Intellectual Property Rights, the Pool of Knowledge, and Innovation

30 Pages Posted: 31 Mar 2014 Last revised: 30 Sep 2014

See all articles by Joseph E. Stiglitz

Joseph E. Stiglitz

Columbia Business School - Finance and Economics; National Bureau of Economic Research (NBER)

Date Written: March 2014

Abstract

The pace of innovation is related both to the level of investment in innovation and the pool of knowledge from which innovators can draw. Both of these are endogenous: Investments in innovations are affected by the pool of knowledge and the ability of firms to appropriate the returns to their innovative activity, itself affected by the intellectual property rights (IPR) regime. But as each firm engages in research, it both contributes to the pool, and takes out from it. The strength and design of IPR affects the extent to which any innovation adds to or subtracts from the pool of ideas that are available to be commercially exploited, i.e. to the technological opportunities. We construct the simplest possible general model to explore the resulting dynamics, showing that, under plausible conditions, stronger intellectual property rights may lead to a lower pace of innovation, and more generally, that long run effects may be the opposite of the short run effects.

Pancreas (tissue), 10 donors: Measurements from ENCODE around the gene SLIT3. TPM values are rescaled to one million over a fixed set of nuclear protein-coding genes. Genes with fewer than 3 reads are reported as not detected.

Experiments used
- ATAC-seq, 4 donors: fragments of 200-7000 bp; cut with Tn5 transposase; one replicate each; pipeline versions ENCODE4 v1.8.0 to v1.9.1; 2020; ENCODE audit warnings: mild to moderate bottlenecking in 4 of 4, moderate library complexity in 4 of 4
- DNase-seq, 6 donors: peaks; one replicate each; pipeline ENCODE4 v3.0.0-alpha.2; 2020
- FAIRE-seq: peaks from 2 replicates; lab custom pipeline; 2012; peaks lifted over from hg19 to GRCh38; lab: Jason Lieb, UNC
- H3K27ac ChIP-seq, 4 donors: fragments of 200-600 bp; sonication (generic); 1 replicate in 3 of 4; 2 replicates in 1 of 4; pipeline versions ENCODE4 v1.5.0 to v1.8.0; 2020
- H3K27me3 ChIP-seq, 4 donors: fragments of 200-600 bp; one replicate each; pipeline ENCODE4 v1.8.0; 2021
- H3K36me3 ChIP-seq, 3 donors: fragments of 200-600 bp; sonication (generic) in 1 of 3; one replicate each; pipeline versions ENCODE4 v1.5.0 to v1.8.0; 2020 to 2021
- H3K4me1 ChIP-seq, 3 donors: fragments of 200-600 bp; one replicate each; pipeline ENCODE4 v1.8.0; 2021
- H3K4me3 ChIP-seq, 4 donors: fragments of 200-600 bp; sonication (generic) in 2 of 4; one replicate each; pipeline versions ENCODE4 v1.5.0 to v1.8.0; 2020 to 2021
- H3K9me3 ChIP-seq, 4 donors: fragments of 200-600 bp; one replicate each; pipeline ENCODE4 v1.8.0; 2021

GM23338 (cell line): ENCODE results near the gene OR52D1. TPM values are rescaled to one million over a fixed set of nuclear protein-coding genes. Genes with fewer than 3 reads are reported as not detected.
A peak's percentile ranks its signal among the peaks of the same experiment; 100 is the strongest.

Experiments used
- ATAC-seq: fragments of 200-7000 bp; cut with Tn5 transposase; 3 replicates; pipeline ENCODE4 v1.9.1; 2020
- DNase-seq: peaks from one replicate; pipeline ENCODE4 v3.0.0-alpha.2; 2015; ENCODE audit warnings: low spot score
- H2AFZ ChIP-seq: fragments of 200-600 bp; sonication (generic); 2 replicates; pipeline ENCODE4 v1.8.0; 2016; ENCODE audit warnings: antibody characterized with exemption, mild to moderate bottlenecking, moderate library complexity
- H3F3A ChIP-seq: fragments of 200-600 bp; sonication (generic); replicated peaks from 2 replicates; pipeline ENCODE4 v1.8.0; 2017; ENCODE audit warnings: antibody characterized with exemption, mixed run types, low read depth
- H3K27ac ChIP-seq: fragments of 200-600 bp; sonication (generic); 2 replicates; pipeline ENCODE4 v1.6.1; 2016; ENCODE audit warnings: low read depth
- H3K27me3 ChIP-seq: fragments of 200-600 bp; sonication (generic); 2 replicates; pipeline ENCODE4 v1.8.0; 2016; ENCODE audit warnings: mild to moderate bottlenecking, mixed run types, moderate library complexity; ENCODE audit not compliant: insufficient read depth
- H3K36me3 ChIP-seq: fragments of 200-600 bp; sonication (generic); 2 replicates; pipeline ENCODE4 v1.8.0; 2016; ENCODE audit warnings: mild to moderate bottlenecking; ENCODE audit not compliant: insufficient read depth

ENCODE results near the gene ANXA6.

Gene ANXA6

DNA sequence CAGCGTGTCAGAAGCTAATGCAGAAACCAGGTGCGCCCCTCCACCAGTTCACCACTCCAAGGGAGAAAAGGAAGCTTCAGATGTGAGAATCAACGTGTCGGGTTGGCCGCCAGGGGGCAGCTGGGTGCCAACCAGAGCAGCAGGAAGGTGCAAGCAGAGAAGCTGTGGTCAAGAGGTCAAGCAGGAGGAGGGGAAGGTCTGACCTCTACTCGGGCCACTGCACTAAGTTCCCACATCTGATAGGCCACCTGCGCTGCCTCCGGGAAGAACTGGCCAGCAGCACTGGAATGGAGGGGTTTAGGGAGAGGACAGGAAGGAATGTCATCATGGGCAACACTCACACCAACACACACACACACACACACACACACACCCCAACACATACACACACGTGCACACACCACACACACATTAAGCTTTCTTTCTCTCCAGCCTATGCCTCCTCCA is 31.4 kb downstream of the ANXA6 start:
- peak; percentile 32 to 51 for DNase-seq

Suggested Citation

Stiglitz, Joseph E., Intellectual Property Rights, the Pool of Knowledge, and Innovation (March 2014). NBER Working Paper No. w20014. Available at SSRN: https://ssrn.com/abstract=2418129

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